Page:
Proxy browsers are commonly used on small-screen devices, so we took that into account when laying out the book for reading. We formatted the text so that it didn’t have any large tables or images that would break the layout. The user interaction capabilities also needed to be taken into account; everything was to be formatted in a single column to avoid the need for horizontal scrolling and, on keypad devices, keeping the scrolling consistent with link selection. The goal was to make it so you only have to use the down and center buttons to read a book. In addition, we added some tips to Opera Mini’s shortcuts to remind people how to scroll one page at a time.
The buttons were designed in such a way that accommodates how fast users can scroll from the top of the page to the buttons. This was mainly for the bracket-based navigation, which is still used in older versions. We placed one menu link at the top of the page instead of multiple links to avoid users having to press a new button to skip each link before being able to scroll. Many of our users have inexpensive mobile devices with lower quality touchscreens and so, to ensure the experience remained optimal for these users, we produced larger buttons that facilitate navigation on all devices.
What are some of the challenges you faced when making the web app, and what approaches did you take to solve them?
While building the offline readability function for the web application, some challenges were faced. It was essential that our users be able to download books and read them offline. In the Opera Mini setting, programing logic to the page to enable offline reading was not possible. To work around this, we created a solution leveraging the built-in saved pages functionality in Opera Mini. To read a book offline now, the user goes to a specific “Save for offline” version of the book, which he or she can then save to the browser’s saved pages as if it’s a single page.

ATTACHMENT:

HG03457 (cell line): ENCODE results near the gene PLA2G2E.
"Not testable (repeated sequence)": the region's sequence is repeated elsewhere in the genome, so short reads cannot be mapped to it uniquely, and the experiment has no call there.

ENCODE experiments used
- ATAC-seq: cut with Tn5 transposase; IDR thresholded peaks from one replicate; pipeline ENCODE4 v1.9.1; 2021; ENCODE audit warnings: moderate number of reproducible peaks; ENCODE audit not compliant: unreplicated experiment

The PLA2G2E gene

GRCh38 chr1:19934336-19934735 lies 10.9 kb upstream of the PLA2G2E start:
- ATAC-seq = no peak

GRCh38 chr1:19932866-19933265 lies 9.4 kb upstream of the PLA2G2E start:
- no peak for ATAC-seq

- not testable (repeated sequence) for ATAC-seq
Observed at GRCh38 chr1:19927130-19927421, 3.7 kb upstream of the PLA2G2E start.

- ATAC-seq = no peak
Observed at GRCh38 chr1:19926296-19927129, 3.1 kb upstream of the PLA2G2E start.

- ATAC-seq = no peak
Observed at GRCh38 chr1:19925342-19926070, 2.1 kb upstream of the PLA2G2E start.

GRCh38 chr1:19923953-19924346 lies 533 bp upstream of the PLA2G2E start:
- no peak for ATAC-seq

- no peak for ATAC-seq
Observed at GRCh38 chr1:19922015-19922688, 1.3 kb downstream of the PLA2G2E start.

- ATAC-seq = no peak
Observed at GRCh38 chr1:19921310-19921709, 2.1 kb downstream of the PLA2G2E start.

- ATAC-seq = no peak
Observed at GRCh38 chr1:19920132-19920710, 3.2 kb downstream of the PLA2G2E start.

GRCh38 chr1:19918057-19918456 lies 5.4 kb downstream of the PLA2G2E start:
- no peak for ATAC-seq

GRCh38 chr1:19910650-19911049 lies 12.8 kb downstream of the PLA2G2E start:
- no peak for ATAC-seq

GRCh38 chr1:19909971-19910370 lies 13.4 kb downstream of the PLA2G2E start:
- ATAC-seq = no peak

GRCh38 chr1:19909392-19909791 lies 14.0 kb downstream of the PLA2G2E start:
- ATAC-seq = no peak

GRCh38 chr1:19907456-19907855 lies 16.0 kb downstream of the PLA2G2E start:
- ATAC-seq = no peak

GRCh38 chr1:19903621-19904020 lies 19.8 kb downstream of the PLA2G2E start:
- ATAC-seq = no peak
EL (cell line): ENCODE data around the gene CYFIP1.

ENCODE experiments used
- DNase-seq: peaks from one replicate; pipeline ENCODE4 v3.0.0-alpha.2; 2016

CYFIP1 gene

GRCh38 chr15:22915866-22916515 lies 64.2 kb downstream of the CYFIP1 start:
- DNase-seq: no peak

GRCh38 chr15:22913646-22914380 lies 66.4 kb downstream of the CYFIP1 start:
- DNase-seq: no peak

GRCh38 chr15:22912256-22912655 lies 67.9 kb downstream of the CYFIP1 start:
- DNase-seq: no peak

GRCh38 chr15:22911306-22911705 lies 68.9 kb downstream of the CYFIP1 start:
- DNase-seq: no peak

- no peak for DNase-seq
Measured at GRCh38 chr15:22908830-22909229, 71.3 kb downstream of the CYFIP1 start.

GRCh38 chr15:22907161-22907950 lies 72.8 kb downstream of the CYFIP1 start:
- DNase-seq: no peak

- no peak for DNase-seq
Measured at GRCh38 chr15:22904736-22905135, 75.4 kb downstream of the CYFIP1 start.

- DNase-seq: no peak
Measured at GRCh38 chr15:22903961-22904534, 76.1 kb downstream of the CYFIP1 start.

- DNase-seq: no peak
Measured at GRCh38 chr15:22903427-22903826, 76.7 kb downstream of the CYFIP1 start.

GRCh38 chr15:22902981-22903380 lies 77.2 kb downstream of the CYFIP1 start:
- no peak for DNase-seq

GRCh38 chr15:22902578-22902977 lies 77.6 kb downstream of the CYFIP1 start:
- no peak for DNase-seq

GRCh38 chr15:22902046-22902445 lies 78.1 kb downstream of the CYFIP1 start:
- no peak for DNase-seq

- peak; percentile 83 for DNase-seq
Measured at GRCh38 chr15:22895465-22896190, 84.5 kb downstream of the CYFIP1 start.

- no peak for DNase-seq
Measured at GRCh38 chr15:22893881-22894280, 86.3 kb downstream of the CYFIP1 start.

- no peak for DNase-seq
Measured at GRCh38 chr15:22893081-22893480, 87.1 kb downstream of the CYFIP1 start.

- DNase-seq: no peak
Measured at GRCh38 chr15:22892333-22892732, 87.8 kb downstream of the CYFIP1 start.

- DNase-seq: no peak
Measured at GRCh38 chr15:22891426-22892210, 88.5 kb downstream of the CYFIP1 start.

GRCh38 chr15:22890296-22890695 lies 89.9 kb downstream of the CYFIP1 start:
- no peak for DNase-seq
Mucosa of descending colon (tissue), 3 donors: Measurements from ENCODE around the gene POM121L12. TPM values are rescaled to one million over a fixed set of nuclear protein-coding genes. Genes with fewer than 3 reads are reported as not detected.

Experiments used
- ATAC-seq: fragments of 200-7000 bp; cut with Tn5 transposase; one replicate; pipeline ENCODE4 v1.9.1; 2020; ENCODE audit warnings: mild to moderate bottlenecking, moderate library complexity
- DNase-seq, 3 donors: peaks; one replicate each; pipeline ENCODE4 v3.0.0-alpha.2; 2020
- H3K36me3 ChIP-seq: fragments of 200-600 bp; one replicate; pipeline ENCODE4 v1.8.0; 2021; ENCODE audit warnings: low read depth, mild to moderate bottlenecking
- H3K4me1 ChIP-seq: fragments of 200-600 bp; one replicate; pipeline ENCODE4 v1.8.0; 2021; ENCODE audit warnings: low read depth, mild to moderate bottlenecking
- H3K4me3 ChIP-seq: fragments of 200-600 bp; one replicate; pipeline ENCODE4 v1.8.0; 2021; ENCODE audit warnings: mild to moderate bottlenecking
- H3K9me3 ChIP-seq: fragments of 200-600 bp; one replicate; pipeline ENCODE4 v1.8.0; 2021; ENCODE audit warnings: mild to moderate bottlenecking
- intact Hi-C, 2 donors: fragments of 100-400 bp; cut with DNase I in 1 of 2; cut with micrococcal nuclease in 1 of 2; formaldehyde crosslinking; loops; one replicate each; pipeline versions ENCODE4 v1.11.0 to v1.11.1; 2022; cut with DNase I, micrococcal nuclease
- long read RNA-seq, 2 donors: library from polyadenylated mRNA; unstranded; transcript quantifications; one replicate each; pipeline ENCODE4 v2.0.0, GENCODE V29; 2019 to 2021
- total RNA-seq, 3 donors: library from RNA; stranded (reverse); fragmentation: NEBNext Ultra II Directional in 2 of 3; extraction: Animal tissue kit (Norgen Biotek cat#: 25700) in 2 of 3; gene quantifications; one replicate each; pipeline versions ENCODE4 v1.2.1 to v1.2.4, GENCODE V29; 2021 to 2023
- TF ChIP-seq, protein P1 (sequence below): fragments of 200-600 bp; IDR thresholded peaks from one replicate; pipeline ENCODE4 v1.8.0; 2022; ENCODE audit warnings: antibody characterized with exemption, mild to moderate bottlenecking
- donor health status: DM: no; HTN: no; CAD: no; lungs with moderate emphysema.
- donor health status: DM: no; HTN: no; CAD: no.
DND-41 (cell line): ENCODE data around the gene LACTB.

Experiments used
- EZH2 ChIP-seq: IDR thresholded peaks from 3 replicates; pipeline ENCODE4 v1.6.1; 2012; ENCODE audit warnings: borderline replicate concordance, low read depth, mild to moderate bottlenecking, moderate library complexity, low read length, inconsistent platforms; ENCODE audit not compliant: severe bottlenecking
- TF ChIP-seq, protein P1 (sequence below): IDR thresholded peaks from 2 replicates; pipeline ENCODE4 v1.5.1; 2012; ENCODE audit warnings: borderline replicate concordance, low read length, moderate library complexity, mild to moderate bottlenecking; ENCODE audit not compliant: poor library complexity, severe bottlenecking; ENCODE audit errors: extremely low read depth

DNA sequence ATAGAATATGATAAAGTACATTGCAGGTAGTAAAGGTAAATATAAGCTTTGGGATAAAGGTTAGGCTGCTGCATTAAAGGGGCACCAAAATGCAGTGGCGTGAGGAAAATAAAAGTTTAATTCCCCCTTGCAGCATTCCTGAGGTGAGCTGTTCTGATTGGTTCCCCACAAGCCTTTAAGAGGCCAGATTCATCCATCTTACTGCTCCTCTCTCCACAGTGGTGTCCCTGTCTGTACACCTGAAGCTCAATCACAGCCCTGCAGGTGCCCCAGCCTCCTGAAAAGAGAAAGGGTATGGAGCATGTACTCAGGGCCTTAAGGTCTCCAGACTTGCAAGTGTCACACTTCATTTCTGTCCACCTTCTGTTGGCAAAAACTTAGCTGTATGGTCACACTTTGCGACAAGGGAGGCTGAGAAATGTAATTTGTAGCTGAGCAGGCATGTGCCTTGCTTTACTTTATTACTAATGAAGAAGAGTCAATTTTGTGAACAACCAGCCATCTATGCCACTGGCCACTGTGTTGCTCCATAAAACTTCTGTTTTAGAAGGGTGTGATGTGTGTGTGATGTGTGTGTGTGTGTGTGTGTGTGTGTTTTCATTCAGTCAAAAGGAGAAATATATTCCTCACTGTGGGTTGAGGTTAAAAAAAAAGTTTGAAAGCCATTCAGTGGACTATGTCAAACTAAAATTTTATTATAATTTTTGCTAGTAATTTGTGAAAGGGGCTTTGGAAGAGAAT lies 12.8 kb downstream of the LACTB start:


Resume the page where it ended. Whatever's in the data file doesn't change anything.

Keyboard input is another feature we took into consideration. From previous feedback we knew that users often get discouraged when required to type in excessive amounts of personal details. Therefore, the app allows readers to immediately start reading a book without a user account. If they do choose to create an account in order to benefit from extended features, they simply need a username and password.
What improvements or changes (whether it was performance, or other factors) did you see with the web application?
One of the biggest differences we see with our web app, in comparison with our other native apps, is the reach. The amount of people reading on a daily basis using the web app has significantly increased. This is primarily thanks to our partnership with Opera, who have exposed our app to their users in Africa. We also see a lot of social interaction on the web app: our users like to share their current reads with friends through social media.
What is next for the Worldreader web app? What improvements could users expect with further updates?
We are continuously working on improving the overall user experience. Further updates will work towards creating a lighter and faster reading experience with improved design and the option for readers to localize the app in several languages: initially Arabic, French, Spanish and Swahili. The content of the library will also continue to expand, with relevant content, in an increasing range of languages. Lastly, we aim to encourage a culture of reading by adding features that give rise to social activities related to books, such as reading clubs.
Best of luck for the future. Worldreader has touched the lives of so many, and we hope it continues to do so for millions more.